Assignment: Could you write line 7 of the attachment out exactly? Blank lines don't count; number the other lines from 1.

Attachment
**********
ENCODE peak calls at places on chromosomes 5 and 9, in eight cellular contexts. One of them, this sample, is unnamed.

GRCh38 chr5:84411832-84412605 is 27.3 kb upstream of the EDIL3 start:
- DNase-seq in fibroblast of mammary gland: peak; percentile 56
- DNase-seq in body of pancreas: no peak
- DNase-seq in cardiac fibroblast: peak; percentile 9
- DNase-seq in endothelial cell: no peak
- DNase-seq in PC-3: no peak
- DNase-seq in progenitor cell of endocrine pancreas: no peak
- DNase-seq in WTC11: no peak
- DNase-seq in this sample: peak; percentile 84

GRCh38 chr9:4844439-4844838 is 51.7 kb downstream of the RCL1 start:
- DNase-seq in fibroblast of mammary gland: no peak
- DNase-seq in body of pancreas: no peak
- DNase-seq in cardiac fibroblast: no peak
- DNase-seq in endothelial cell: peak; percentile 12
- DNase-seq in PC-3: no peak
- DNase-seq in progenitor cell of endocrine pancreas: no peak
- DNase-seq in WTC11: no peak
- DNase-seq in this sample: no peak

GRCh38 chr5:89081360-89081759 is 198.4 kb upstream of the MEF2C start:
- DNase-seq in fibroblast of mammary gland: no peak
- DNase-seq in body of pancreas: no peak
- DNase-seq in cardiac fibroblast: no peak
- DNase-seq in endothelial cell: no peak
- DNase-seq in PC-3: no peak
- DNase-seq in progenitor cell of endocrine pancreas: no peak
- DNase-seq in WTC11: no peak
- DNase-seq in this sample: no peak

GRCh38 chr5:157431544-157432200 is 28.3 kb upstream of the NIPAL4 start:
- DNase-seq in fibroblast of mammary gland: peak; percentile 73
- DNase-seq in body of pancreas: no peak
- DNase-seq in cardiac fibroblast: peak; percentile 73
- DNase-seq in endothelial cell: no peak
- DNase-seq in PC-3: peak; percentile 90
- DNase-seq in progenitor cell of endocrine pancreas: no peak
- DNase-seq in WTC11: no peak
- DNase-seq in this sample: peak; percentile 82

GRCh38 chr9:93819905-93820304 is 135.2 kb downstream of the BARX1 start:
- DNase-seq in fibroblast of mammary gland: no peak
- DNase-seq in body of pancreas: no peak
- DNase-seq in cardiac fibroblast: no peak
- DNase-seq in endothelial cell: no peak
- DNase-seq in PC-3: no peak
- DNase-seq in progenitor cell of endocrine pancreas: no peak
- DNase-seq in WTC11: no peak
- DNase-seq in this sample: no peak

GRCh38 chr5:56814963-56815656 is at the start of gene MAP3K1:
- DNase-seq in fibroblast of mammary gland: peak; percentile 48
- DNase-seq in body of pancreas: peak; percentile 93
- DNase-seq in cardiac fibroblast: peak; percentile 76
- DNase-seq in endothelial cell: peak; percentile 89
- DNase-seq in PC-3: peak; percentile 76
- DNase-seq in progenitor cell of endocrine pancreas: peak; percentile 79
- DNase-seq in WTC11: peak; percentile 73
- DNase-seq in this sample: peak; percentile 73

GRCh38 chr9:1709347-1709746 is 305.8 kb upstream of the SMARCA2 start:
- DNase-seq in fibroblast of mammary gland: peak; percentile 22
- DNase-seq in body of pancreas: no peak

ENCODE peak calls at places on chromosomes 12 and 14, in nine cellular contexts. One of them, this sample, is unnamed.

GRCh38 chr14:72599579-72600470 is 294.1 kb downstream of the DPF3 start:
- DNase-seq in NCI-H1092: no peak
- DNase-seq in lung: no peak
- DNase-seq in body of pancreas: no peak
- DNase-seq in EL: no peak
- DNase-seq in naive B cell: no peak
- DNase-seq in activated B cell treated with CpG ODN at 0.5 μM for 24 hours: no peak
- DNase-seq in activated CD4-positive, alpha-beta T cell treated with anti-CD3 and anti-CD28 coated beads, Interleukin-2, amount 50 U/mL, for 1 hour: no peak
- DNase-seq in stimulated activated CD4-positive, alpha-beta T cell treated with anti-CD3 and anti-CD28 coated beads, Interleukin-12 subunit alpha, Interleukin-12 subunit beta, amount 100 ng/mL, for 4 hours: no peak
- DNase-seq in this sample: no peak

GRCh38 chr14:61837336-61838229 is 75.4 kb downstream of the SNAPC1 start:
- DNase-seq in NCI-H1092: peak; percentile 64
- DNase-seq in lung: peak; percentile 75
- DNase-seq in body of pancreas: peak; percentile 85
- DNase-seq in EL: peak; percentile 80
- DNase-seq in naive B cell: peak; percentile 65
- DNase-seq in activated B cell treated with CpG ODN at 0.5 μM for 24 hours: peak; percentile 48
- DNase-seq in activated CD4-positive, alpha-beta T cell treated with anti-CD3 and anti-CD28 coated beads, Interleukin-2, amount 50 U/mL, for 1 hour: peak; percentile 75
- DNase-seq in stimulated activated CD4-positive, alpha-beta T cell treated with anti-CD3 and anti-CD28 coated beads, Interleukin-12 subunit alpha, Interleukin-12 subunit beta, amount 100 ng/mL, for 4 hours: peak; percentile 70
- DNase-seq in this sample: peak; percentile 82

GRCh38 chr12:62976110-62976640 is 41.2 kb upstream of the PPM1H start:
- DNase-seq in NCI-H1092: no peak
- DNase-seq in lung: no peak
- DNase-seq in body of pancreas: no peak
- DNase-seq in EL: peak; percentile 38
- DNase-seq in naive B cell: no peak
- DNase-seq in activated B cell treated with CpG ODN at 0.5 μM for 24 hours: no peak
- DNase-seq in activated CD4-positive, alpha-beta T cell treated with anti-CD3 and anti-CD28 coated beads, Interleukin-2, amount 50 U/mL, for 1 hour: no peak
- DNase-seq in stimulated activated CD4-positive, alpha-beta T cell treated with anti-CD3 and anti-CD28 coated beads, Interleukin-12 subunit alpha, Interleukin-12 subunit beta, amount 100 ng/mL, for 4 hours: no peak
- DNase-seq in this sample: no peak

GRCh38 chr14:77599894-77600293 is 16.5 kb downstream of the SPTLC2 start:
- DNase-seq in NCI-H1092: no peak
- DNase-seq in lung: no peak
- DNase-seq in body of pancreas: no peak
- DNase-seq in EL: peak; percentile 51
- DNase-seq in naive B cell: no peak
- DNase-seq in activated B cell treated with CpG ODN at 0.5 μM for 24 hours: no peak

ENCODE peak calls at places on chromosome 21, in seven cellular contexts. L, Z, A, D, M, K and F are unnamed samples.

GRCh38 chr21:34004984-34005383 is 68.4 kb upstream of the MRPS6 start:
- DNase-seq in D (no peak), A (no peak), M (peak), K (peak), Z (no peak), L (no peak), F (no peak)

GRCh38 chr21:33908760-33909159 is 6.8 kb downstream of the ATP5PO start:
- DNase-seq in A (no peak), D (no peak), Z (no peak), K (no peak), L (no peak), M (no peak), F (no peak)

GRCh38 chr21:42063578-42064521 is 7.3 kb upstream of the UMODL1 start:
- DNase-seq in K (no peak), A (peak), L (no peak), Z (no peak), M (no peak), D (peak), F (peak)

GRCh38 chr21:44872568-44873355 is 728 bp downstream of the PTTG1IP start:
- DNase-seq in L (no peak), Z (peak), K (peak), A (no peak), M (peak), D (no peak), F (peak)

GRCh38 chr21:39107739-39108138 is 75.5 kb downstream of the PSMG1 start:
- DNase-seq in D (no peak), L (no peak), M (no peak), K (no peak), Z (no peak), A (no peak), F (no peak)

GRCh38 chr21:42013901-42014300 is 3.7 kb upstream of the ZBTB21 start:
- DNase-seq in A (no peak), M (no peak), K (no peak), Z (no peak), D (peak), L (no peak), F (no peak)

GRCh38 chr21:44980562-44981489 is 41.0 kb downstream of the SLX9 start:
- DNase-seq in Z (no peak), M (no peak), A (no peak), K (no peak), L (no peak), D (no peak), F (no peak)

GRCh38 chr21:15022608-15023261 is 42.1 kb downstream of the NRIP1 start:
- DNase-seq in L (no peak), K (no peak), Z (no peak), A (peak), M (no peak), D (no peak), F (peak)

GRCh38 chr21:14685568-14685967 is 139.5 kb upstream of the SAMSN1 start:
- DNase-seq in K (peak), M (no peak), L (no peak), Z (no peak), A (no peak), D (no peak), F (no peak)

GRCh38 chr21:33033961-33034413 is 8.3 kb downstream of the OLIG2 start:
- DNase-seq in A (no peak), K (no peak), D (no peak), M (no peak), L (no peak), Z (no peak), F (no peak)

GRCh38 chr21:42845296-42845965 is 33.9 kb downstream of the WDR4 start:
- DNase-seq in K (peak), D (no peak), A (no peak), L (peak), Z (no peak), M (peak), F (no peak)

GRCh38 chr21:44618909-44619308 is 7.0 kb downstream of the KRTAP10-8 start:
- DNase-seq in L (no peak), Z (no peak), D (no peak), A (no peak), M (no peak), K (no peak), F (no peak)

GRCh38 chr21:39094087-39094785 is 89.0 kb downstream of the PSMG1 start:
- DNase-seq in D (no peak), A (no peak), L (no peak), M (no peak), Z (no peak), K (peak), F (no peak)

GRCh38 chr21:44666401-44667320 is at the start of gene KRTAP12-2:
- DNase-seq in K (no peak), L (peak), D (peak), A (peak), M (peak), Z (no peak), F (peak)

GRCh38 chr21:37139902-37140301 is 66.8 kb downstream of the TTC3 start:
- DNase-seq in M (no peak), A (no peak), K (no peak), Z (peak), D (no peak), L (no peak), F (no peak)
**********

- DNase-seq in PC-3: no peak